North Carolina Leaders for Political Dialogue

 

With a growing rift between political party lines, talking about politics can sometimes seem like an impossible feat. North Carolina Leaders for Political Dialogue aims to combat that. The website describes their mission as an initiative that “aims to create a meeting place – a forum – where representative voices, bipartisan and nonpartisan, undergraduate and graduate, can convene to discuss issues and hear each other’s point of view with curiosity and without fear.” 

Harrison Preddy is the president of NC State’s chapter of College Republicans and was involved in the 2017 inaugural conference. The conference spans one weekend and brings together students from all partnering universities in North Carolina that identify on all points on the political spectrum.

Preddy got involved in the program after being recommended by Dr. Taylor. He was put in contact with Linda Low, a graduate student at Duke who was one of the founders of LPD. After meeting with her, he decided to get involved: “I really felt like it was something I could get behind.”

The 2017 conference had a total attendance of 40 students, and spanned four of North Carolina’s campuses: Duke, UNC, NC State, and NCCU.

“We have three main goals,” said Preddy. “Deliver a forum that facilitates experiential, thoughtful, and substantial dialogue. Second, to develop a model for dialogue. Our third goal is to offer skills training. We don’t want this to be one weekend where people from the right and left just talk. We want to give them tools to facilitate dialogue.”

These goals are designed to replicate this model in other communities to foster healthy dialogue across party lines.

“When we’re talking to someone about our views politically, we find ourselves thinking ‘how can I come back at that’ instead of considering what they’re saying. This was something we wanted to tackle.”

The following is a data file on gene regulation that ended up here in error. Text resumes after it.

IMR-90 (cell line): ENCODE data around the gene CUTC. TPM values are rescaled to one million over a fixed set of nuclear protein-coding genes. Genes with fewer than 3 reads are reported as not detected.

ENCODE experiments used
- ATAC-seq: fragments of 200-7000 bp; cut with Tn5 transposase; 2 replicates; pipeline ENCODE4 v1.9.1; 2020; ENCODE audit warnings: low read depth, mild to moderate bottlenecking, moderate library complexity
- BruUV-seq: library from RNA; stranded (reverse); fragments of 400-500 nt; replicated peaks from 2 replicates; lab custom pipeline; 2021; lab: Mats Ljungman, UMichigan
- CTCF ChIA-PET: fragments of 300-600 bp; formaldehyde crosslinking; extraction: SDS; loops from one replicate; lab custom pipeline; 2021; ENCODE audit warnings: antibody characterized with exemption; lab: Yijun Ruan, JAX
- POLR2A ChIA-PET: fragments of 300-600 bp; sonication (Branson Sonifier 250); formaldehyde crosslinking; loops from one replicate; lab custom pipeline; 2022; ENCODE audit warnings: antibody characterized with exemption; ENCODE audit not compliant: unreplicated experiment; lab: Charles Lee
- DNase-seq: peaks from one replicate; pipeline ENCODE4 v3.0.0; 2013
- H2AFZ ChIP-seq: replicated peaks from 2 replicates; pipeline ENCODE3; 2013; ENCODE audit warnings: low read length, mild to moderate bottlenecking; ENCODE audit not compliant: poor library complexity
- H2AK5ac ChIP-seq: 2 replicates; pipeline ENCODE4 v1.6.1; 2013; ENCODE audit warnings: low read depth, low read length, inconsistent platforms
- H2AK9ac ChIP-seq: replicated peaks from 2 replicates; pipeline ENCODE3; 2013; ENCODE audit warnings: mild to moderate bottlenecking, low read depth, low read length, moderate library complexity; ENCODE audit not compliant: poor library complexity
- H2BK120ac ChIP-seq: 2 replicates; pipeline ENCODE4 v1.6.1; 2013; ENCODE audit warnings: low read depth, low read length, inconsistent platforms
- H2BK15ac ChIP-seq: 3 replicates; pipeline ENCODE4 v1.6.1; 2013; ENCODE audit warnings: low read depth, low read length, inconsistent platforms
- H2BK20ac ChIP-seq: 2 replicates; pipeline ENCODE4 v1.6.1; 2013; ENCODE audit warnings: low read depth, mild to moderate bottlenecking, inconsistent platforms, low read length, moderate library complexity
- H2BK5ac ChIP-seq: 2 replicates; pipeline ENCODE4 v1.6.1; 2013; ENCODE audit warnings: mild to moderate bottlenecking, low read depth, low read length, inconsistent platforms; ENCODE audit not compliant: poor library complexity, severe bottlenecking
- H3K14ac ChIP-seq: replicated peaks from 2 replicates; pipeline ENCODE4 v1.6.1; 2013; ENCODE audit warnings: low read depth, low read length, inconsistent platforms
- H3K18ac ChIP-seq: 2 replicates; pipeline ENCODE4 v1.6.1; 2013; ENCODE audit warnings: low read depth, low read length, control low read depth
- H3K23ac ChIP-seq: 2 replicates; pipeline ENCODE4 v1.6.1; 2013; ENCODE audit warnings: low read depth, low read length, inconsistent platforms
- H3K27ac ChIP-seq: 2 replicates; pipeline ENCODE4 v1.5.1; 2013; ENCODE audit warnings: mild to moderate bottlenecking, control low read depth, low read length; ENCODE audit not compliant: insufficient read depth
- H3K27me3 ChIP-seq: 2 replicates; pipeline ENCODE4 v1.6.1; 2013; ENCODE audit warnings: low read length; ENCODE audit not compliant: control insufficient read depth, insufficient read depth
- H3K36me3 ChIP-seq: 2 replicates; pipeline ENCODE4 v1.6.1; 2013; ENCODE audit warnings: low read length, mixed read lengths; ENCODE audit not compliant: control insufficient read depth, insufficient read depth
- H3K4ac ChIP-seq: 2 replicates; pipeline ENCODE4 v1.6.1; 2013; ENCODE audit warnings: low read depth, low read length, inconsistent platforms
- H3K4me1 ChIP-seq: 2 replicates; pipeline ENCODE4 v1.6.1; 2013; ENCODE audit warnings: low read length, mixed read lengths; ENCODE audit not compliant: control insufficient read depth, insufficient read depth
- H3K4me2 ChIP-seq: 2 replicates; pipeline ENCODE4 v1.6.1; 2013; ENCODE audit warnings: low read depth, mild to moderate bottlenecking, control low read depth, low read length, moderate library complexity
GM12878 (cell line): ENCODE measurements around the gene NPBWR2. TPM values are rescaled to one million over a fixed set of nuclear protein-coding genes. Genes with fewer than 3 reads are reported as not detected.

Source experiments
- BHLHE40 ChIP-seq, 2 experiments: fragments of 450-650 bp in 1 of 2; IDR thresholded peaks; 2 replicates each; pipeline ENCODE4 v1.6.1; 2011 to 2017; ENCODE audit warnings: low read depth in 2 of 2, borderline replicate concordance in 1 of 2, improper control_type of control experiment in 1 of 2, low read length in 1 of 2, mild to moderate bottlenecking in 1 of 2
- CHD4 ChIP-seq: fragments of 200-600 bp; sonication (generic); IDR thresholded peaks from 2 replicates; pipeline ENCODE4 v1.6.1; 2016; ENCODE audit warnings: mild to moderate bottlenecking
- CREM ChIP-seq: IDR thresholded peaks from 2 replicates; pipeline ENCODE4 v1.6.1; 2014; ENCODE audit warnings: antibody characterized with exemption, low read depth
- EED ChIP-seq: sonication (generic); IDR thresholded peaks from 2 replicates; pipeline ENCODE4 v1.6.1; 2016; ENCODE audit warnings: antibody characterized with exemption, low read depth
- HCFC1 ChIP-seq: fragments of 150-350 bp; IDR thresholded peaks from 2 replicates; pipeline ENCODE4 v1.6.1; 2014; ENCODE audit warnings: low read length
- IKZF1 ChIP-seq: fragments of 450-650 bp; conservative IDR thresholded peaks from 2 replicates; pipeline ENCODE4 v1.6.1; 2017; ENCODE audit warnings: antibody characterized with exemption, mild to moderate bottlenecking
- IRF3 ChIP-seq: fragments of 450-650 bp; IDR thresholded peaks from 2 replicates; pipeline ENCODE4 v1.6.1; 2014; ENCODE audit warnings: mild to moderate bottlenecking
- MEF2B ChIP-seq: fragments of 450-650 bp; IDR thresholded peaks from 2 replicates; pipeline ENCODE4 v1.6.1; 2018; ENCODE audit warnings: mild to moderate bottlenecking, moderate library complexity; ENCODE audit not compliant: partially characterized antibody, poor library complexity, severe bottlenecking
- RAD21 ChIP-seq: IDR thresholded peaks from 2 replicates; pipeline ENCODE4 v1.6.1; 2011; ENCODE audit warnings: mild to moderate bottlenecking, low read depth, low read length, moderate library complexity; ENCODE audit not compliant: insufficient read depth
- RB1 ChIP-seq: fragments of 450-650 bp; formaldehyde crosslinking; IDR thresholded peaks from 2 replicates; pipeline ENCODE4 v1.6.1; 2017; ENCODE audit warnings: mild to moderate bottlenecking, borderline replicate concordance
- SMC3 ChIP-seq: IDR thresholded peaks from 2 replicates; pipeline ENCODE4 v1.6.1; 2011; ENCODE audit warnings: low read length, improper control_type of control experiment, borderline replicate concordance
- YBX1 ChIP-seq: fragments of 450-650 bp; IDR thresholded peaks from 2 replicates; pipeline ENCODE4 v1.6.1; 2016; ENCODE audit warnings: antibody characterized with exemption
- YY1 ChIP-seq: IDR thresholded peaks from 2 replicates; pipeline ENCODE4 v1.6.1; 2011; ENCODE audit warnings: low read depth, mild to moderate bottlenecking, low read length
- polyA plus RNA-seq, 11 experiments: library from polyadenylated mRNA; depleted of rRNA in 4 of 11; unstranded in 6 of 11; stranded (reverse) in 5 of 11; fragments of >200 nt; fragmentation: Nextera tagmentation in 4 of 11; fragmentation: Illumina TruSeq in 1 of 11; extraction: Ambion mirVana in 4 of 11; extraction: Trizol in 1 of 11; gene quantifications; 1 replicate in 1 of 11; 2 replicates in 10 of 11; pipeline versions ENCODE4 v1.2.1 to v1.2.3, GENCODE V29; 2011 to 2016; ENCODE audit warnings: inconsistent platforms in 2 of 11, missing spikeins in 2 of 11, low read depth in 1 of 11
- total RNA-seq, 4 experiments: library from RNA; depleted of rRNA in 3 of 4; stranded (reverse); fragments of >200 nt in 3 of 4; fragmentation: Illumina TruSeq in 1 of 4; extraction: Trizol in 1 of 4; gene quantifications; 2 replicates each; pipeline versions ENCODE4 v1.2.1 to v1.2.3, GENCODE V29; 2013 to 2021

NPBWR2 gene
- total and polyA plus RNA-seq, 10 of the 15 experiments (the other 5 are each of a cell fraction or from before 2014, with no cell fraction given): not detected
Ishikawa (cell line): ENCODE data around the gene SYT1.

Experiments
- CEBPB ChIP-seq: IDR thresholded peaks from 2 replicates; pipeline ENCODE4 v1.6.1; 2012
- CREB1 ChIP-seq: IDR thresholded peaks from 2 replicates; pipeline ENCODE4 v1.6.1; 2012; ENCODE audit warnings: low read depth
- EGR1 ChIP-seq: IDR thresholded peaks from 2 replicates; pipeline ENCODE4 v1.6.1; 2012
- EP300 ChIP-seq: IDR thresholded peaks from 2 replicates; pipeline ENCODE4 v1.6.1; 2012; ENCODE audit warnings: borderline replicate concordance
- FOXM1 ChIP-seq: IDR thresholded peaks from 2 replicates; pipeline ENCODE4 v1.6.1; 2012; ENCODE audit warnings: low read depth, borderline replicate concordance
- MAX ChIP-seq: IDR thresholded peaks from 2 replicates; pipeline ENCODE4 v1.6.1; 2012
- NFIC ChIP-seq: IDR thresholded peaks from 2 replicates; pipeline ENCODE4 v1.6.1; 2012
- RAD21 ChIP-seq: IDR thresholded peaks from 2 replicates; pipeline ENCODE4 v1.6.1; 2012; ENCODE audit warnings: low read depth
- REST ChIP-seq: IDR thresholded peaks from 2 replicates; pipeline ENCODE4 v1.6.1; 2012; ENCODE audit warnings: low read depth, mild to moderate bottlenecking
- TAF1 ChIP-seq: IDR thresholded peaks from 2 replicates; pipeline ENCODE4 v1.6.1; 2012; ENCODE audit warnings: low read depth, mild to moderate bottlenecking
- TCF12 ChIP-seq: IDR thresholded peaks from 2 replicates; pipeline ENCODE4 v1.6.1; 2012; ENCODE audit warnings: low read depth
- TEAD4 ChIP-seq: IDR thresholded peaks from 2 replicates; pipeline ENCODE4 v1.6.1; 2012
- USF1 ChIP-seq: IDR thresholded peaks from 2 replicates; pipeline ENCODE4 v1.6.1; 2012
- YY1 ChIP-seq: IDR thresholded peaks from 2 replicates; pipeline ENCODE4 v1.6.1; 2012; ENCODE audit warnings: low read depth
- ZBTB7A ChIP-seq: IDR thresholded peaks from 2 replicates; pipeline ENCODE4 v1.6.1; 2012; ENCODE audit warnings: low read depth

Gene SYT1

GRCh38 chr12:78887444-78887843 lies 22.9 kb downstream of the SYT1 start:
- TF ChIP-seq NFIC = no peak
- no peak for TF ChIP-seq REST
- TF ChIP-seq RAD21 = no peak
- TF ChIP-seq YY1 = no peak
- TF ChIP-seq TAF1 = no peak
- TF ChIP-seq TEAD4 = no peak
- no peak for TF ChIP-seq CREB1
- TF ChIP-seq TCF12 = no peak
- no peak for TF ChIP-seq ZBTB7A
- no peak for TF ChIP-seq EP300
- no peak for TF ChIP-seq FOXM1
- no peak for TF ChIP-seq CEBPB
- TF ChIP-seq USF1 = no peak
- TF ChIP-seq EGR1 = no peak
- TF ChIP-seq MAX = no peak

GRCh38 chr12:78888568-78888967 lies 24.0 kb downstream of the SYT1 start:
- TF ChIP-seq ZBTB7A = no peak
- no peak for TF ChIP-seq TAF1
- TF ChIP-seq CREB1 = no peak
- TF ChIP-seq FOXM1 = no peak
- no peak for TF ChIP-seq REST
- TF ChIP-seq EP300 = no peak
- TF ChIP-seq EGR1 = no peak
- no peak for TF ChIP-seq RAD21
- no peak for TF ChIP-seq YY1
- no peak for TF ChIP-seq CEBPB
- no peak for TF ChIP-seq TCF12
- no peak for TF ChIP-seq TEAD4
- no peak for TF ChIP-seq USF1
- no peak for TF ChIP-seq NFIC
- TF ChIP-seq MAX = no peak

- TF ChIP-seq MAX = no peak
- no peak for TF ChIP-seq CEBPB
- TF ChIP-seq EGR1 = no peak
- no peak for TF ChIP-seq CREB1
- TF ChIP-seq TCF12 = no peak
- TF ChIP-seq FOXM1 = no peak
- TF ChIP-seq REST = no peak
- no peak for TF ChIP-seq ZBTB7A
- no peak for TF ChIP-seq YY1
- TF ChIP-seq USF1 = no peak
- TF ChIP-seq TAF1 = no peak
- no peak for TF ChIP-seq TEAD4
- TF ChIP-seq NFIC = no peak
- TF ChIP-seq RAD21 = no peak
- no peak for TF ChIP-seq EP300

Preddy was in charge of putting together the small groups, an important part of ensuring productivity. “We mix groups based on ethnicities, gender, universities and their self identification on the spectrum.”

Preddy says the most important thing he learned while working with LPD is that both sides of the spectrum aren’t that different in terms of goals. “Both sides of the spectrum have a goal to make life better for people in general, to raise the standard of living,” says Preddy. “The differences come in how both groups decide to go about bringing that about. That’s something we forget: to humanize the other side. It’s easy to hide behind our ideology. The commonalities could bring us together, while not changing opinions.”

This idea comes from the program’s core belief in basing discussion on root needs. “We had a question about gun ownership. Someone on the left may say they don’t want guns around because they make them feel unsafe. Republicans on the other hand may say they want guns for protection because they want to feel safe. The root need is safety. Knowing that, I can empathize and it opens the door for dialogue.”

LPD boasts a survey result in which 90% said they would approach political dialogue differently, and 100% of respondents said they would recommend LPD to a friend. These are impressive results after just one forum.

“There are not many programs like this,” Preddy responded when asked why he would recommend this program over others. “When you go about dialogue with the initial intent on changing people’s views, you are going to fail…We develop a trust among us that we were going to listen to one another and not immediately make judgments.”

LPD’s 2018 conference will build upon the success of last year’s forum. Applications will open in September, and the conference will take place in November, spanning two days just as it did in 2017.

Learn more about LPD by visiting their website: https://www.leadersforpoliticaldialogue.org/

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